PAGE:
On 30 September 2019, Al-Haq participated in a meeting convened between the United Nations (UN) Committee on Economic, Social and Cultural Rights (the ‘Committee’ or ‘CESCR’) and civil society organisations as part of the fourth Periodic Review of the State of Israel under the International Covenant on Economic, Social and Cultural Rights (the ‘Covenant’). The meeting included a number of civil society and human rights organisations to discuss Israel’s ongoing violations of economic, social, and cultural rights against Palestinians within its jurisdiction, i.e., in the Occupied Palestinian Territory (OPT) and Israel, as well as the Syrian population in the occupied Syrian Golan.
Prior to the meeting, on 6 September 2019, Al-Haq, along with Al-Marsad – Arab Human Rights Centre in Golan Heights and Cornell Law School’s International Human Rights Clinic (submitting parties), submitted a joint parallel report to the Committee, focusing on the systemic and manifestly unlawful exploitation of renewable and non-renewable energy resources in the OPT and in the occupied Syrian Golan. The submission further highlighted Israel’s infringements of, inter alia, the right to self-determination and permanent sovereignty over natural resources for both occupied people, as well as the involvement of business enterprises in these violations.
During the meeting with the Committee, Al-Haq reiterated recommendations made in the joint written parallel report, reaffirming Israel’s continued failure to respect, protect, and fulfil the rights enshrined in the Covenant for the occupied Palestinian people, and systemic measures and policies of land confiscation, movement restrictions, house and property demolitions, displacement and transfer of the occupied population, which ultimately seek to erase Palestinian presence through demographic engineering and the expansion of Israel’s illegal settlement enterprise. Al-Haq specifically highlighted Israel’s policies and measures to deny and prevent the occupied Palestinian people access and control over their land and natural resources in the OPT, and the role of private actors, including agencies and business enterprises, in the unlawful exploitation of Palestinian resources for the benefit of the Israeli economy and its settlement enterprise, thus sustaining Israel’s prolonged military occupation and making it profitable. Al-Haq highlighted that business enterprises have benefited from the occupation and lack of accountability for their involvement in serious human rights abuses in their operations and relationships in the OPT. This has obstructed and denied the occupied Palestinian people sovereignty over natural wealth and resources, pursuit of economic development, and forced them into an entrenched dependency on aid, thereby creating a captive market.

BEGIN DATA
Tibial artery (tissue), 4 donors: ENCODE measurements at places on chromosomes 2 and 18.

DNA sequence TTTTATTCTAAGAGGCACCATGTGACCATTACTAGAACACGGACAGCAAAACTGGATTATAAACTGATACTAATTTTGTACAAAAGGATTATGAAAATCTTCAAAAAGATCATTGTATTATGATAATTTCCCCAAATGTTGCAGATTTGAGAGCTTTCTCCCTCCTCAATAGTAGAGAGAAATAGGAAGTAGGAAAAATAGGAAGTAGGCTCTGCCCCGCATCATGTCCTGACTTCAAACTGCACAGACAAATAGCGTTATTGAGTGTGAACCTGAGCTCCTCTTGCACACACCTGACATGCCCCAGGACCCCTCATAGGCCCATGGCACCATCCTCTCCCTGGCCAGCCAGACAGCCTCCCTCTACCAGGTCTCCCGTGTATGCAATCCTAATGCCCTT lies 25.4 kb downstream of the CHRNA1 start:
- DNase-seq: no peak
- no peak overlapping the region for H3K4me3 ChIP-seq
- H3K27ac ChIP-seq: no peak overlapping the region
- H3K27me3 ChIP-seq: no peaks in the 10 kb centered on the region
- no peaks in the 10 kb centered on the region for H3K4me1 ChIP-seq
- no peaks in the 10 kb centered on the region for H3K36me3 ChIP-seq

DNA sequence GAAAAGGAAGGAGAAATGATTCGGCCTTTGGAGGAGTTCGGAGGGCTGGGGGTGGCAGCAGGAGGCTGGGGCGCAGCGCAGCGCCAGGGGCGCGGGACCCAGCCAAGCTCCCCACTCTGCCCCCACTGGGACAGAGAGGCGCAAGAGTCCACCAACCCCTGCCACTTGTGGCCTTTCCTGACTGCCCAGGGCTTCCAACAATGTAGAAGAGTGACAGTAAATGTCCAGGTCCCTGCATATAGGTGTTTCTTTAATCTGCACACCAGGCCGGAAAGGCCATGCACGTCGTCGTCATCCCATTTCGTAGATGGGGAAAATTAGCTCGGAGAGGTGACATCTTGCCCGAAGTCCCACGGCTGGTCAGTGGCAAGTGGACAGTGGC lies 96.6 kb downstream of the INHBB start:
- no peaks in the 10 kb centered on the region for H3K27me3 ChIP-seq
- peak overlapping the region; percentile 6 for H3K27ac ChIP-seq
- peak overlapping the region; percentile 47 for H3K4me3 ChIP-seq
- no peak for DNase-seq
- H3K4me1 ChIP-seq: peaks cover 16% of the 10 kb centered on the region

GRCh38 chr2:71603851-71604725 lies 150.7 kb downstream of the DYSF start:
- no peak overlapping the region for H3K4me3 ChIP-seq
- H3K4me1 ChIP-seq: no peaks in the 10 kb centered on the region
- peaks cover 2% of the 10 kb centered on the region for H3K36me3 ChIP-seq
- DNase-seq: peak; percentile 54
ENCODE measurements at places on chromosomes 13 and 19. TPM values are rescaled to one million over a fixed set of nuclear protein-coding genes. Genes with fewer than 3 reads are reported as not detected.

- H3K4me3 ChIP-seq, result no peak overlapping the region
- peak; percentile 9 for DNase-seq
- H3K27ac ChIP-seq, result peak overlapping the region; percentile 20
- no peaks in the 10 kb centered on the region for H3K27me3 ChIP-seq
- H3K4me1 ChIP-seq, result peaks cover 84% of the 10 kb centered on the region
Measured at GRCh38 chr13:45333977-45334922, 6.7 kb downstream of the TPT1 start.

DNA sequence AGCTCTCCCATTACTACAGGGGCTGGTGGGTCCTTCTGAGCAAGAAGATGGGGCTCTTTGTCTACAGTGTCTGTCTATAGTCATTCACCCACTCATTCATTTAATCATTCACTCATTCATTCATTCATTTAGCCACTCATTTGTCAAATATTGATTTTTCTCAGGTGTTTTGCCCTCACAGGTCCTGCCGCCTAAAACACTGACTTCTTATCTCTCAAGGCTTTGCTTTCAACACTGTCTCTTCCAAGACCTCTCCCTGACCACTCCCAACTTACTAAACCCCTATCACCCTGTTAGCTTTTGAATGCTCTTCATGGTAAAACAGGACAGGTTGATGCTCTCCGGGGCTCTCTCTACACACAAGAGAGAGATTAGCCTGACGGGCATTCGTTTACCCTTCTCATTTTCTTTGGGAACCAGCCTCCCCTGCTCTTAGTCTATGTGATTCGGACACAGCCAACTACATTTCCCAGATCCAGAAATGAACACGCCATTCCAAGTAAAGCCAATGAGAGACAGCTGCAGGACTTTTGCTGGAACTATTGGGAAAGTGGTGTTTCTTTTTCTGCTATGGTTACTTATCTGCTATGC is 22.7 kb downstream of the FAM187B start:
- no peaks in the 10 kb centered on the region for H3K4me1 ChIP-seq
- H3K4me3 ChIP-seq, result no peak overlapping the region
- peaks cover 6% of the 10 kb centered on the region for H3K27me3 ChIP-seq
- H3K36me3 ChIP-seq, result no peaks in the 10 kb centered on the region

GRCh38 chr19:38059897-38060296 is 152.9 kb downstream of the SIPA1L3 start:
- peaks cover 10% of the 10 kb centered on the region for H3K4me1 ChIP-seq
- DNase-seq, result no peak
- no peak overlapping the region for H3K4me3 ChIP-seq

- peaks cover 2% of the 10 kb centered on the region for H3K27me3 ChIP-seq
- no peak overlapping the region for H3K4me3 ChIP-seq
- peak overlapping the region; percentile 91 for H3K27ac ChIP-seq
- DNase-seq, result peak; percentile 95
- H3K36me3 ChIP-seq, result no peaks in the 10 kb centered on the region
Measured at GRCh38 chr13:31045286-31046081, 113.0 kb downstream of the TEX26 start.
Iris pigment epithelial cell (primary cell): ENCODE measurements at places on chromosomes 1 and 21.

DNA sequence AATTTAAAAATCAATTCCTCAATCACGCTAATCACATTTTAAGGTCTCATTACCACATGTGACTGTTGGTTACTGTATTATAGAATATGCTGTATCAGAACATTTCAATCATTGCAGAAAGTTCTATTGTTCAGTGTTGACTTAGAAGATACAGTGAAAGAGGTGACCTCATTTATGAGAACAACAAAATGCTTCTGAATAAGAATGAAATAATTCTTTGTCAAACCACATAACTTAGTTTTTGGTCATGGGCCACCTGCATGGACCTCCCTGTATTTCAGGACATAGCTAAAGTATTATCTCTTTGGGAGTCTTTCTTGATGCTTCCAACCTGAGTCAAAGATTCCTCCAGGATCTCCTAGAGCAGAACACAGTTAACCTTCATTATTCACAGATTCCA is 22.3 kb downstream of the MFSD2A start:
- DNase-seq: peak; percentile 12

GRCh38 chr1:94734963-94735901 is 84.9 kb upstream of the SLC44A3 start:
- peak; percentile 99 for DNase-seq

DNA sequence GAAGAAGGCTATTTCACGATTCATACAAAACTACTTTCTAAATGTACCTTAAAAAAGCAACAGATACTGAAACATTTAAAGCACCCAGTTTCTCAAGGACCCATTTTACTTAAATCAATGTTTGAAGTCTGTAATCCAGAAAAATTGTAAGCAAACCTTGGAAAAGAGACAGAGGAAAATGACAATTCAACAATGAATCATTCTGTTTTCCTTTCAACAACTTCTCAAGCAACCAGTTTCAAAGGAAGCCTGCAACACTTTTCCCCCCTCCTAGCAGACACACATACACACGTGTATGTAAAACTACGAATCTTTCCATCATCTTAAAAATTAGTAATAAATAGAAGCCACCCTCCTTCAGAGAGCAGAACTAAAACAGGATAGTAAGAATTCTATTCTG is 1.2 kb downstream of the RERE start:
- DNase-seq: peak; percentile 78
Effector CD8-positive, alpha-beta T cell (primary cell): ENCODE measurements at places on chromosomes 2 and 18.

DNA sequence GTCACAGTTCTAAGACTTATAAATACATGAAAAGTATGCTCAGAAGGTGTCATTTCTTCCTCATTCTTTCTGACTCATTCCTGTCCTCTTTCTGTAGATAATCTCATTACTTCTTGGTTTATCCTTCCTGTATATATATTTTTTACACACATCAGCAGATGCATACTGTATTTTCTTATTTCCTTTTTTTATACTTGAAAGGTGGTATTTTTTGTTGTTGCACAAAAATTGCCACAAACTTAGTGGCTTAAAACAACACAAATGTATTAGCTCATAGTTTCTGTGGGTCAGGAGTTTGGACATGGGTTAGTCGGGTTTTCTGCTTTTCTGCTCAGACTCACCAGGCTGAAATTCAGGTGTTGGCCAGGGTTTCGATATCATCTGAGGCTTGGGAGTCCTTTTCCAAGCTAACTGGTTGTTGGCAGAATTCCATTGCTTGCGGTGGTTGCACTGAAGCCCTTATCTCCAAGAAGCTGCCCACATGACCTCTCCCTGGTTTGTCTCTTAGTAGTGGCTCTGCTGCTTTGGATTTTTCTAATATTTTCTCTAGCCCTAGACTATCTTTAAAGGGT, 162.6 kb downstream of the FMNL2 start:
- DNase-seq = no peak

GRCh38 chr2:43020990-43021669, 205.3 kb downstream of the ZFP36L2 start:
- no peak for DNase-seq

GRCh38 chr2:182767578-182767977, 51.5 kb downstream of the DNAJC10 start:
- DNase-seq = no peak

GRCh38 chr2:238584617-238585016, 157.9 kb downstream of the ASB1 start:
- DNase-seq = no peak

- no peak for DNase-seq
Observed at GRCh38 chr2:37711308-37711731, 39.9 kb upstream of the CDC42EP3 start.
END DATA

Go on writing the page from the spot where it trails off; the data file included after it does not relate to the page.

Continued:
Al-Haq urged the Committee to acknowledge the role of private actors in infringing upon the social, economic, and cultural rights of the occupied population, as the Committee has done previously in other contexts, including Congo, Madagascar, and Cambodia. Furthermore, Al-Haq urged the Committee to:
- Call on Israel to fulfil its obligations towards the occupied population under international human rights law and international humanitarian law, notably with regards to the right to self-determination and permanent sovereignty over natural resources;
- Halt all discriminatory policies and practices, especially land confiscation, closure, and movement restrictions imposed on the Palestinian people, and stop providing incentives for businesses to operate in and with illegal Israeli settlements;
- Cease authorizing and encouraging Israeli and multinational business enterprises from engaging in activities in occupied territories that directly and indirectly result in serious and systemic human rights abuses against the occupied peoples, their property, and resources; and
- Ensure that such business activity is fully in line with its obligations, as occupying Power, under international human rights law and international humanitarian law, as well as principles of corporate responsibility under international law.
Meanwhile, civil society organisations addressed other pertinent violations under the Covenant against the Palestinian people within Israel’s jurisdiction, including: house demolitions, the revocation of the permanent residency status of Palestinians in Jerusalem, the unlawful 12-year Israeli imposed closure of the Gaza Strip, which amounts to collective punishment, and the ramifications of Israel’s Nation-State Law on the inalienable rights of the Palestinian people.
In a follow up written submission sent on 8 October 2019, responding to the Committee members’ questions during the meeting held on 30 September, Al-Haq elaborated on Israel’s intentional failure to guarantee the Palestinian people effective judicial remedies for violations committed against them, the tangible implications of Israel’s racist Nation-State Law for the non-Jewish population of Israel, Israel’s imposed closure of the Gaza Strip, which has made Gaza uninhabitable, and other movement and access restrictions across the OPT, which have had a detrimental impact on the right to health and access to medical care for the occupied Palestinian population. In the follow-up responses submitted to the Committee, Al-Haq urged CESCR to reiterate and adopt the recommendations of the UN Commission of Inquiry on the Great Return March, including to call on Israel, as occupying Power, to lift its illegal closure of the Gaza Strip with immediate effect. Ultimately, Al-Haq called on the Committee to recognise that Israel’s prolonged occupation is incompatible with its obligations under the Covenant to uphold the right of the Palestinian people to self-determination.